Write your return address. In the top left corner of the envelope, write your name and address. You may also choose to write it on the back of the sealed envelope or use a printed return address label. Including your address will ensure that the letter comes back to you if for some reason it doesn't make it to the recipient.


Method 2. Finding The Right Postage

Use a first class letter stamp. If you're mailing a letter of standard size and weight within the same country, place a first class letter stamp in the top right corner of the letter. Stamps are available for purchase at the post office, online at usps.gov, and at some convenience stores.
Stamps come with either standard or special designs. If you want to purchase a decorative stamp, go to the post office and ask to see their selection.
Stamps rise in price every few years. If you have old postage stamps, check usps.gov to make sure they're still valuable enough to use. You may have to use two.
Buy extra postage. Letters that are heavy or oversized and letters that are being mailed overseas require extra postage to reach their destination.
If you have a scale at home, you can weigh and measure your letter to determine how much postage you'll need to pay. Record the measurements, then check usps.gov for rates. Affix as many stamps as you need to the top right corner of your letter.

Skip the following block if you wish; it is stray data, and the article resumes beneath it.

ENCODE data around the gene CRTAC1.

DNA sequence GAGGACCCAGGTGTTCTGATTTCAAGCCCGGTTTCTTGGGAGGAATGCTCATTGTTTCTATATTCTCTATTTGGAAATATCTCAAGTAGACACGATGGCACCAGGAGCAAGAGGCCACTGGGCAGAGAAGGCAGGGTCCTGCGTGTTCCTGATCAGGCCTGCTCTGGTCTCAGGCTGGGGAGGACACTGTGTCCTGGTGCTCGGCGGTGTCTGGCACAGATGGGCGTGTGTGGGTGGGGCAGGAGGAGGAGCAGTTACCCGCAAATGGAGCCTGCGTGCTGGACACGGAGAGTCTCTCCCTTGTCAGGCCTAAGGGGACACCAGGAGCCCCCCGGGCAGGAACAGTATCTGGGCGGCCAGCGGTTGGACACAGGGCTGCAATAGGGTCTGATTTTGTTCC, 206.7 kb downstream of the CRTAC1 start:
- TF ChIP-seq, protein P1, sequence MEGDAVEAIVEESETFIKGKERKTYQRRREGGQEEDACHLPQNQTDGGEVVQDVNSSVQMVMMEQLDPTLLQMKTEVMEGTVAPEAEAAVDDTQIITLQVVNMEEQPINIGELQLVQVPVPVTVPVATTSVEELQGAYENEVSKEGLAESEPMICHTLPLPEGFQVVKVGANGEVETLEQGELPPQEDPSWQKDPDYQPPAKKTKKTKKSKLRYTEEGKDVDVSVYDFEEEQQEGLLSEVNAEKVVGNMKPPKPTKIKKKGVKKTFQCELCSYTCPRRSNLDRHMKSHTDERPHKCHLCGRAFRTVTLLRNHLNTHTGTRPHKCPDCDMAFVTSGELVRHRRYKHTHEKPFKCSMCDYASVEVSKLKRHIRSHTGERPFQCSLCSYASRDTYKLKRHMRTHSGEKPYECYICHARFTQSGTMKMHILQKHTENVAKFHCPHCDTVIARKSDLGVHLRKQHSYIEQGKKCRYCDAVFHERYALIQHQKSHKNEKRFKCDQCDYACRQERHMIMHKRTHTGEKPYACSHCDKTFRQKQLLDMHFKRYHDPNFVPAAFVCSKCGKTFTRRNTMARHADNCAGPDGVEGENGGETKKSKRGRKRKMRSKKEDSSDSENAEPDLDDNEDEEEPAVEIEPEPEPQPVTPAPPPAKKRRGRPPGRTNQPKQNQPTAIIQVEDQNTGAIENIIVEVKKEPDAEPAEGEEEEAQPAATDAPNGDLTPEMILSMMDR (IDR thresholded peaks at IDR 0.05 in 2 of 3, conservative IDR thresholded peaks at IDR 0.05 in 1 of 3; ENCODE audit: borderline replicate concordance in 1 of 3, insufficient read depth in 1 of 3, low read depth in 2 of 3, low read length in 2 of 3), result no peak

If you don't have a scale, take your letter to the post office to have it weighed. The postal worker will be able to calculate exactly how much postage you'll need to buy.
Method 3. Mailing The Letter

Place the letter in a blue mailbox. If you live in the United States, you'll notice blue USPS mailboxes bolted to the sidewalk in cities and suburbs. Walk to one of the boxes, open it with the handle, place your letter in the slot, and close it. A postal worker will collect your letter and start the delivery process.
Every mailbox has a notice detailing when the mail gets picked up. If you place your letter in the box after the scheduled pick up time, your letter will get picked up the next day instead.
Be careful not to place your letter in a brown mailbox. Brown mailboxes are for residential or commercial use.
Place the letter in your own mailbox. If you have a mailbox on your house, you can place your letter there and alert your mail carrier of its presence by lifting the red metal flag affixed to the side of the box. When the flag is raised, the mail carrier knows that there's a letter that needs to be mailed.

Take the letter to the post office. If you need to buy postage at the post office, you can leave your letter with the post office worker and he or she will mail it for you. Even if you don't need to buy postage, you can still take your letter to the post office to be mailed.
The post office is a good place to mail your letter if you want to make sure it gets to its destination as quickly as possible. Taking your letter directly to the post office can cut down on the transit time by a day or so.
See www.usps.com for information on where to find the closest post office.